From Desert to Farmland
by Johnny Hester
As the gold played out in the nearby mountains, Boise citizens looked for new ways to make the budding town a viable place to live. People started to look at the dry arid desert and envision lush fertile farmlands, and reclamation became the wave of the future. An irrigation system, later dubbed the Boise Project, took hold in the Boise valley. Although not always a smooth venture, development of the project eventually led to the valley’s transformation to a leading agricultural region.
Constructing the New York Canal.
1884–A. D. Foote surveys a main canal and several lateral ditches.
1890–Foote and C. H. Tompkins contract W. C. Bradbury to work on the canal.
1891–Bradbury leaves the project due to insufficient funds.
1892–Foote pulls out of the canal project.
1896–Tompkins loses the water claim and leaves the project.
1899–The New York Canal Company formed to finish the canal.
1900–Water first runs through canal on June 20.
1902–Congress passes the Reclamation Act on June 17.
Surveying and planning begins for a project to irrigate the Boise Valley.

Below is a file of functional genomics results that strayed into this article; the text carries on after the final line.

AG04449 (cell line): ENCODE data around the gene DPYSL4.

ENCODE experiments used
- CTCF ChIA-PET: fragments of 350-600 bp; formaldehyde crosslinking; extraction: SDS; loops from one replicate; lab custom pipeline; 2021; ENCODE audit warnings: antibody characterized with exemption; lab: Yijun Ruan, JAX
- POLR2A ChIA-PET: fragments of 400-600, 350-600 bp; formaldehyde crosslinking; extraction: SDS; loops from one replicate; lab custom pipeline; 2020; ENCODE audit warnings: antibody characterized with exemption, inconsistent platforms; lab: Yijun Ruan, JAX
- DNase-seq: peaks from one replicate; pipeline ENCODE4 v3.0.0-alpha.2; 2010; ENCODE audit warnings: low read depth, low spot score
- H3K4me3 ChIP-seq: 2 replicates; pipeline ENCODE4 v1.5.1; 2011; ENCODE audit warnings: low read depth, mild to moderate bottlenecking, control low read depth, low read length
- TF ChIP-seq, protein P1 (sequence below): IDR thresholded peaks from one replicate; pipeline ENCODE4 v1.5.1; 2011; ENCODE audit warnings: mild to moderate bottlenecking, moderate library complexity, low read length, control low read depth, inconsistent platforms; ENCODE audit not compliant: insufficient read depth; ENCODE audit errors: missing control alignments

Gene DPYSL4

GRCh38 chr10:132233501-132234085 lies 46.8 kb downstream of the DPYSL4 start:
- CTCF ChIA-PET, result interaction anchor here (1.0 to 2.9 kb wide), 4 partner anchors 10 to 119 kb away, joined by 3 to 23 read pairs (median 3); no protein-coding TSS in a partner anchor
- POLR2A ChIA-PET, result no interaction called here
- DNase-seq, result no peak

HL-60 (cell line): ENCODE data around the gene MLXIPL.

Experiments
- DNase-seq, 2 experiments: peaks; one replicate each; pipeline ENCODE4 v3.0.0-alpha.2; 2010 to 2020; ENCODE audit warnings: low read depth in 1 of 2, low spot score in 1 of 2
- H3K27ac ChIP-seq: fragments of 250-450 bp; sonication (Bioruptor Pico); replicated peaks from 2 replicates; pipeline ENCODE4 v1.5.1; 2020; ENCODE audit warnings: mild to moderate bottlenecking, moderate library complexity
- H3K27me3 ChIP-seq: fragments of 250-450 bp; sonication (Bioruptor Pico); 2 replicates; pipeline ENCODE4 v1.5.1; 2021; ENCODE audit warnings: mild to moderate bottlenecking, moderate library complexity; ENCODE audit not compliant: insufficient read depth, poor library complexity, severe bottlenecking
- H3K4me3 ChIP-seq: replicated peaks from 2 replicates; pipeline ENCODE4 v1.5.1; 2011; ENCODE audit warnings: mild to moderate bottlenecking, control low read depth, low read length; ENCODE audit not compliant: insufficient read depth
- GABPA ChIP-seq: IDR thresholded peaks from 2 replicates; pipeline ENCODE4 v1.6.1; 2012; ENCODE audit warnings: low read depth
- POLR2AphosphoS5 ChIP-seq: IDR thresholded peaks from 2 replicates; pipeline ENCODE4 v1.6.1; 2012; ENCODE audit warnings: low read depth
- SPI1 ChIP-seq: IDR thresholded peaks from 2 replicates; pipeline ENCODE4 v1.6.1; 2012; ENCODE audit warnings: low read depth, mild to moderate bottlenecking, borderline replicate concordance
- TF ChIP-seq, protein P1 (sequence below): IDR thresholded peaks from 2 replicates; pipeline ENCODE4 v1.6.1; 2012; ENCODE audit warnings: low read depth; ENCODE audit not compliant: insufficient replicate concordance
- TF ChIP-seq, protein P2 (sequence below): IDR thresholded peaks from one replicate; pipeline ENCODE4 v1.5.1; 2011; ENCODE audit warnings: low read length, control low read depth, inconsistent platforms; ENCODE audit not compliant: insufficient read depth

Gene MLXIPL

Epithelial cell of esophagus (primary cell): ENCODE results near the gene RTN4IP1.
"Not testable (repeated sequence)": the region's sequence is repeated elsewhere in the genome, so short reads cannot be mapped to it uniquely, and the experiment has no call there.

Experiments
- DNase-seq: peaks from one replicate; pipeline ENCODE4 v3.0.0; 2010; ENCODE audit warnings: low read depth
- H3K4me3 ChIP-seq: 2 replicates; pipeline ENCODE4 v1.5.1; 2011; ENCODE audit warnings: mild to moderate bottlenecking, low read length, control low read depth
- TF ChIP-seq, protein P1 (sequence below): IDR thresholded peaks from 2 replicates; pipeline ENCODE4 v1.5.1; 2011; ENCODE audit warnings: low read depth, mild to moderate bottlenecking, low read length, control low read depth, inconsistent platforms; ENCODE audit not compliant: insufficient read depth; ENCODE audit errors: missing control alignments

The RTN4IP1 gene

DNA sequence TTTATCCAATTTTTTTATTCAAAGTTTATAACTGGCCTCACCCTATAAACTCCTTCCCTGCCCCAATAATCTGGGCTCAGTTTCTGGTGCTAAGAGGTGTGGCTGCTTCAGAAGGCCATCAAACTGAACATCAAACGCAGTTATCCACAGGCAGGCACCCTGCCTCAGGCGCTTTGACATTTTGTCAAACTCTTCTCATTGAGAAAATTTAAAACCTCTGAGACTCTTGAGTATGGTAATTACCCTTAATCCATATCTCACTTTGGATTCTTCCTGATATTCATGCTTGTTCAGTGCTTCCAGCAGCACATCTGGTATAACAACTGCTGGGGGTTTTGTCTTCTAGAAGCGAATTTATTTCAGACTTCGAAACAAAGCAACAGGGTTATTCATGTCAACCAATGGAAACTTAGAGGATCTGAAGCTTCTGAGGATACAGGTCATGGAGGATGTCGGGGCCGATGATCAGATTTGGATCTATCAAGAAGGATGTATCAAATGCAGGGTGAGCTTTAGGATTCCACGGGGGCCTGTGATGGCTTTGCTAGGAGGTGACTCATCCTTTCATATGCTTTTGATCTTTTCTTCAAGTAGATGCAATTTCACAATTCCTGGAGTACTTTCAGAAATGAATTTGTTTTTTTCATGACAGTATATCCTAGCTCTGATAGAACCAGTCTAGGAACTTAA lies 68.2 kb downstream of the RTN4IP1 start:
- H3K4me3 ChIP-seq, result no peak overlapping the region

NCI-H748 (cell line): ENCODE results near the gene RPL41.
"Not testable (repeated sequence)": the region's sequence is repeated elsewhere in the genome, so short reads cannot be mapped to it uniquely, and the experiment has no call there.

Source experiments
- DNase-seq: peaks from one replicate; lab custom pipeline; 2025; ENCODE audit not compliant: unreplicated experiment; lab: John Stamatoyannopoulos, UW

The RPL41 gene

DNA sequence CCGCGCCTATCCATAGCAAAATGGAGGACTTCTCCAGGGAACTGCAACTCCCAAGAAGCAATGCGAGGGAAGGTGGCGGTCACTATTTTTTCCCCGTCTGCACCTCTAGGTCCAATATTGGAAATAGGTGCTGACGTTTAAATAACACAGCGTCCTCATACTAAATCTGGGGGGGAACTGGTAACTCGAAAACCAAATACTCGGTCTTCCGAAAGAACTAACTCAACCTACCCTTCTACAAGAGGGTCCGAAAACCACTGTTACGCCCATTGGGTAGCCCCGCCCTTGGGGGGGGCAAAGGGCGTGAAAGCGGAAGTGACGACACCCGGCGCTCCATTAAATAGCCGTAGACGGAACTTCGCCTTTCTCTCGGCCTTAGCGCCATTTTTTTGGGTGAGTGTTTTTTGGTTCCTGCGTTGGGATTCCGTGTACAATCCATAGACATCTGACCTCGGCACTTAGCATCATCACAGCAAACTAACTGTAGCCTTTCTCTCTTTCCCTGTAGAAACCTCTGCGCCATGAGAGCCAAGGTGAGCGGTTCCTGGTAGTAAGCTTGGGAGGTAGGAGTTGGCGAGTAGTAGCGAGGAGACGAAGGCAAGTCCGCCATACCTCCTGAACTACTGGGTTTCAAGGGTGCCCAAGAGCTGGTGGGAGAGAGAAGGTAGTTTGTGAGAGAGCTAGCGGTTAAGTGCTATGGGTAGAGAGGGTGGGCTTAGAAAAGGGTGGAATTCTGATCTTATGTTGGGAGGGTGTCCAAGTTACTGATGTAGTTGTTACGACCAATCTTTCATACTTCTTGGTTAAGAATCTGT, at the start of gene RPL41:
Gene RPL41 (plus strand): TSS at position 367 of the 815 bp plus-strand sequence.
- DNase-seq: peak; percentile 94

1904–U. S. Reclamation Service launches the Boise Project.
1905–Congress approves the Boise Project on March 27.
Town of Diversion Dam is established.
1906–Bidding opens for the Boise Project on February 1.
Construction on canal section from Indian Creek to Deer Flat begins in February.
Construction on canal section above Indian Creek begins in May.
Construction on Boise Diversion Dam begins in March.
Construction on Deer Flat begins.
Atlantic steam shovels arrive at Deer Flat in September.
1907–Contractors pronounce 41% of diversion dam completed on April 1.
1908–Boise Diversion Dam completed in October.
1909–Government again enlarges New York Canal.
1911–Deer Flat Reservoir completed.
1912–New York Canal completed.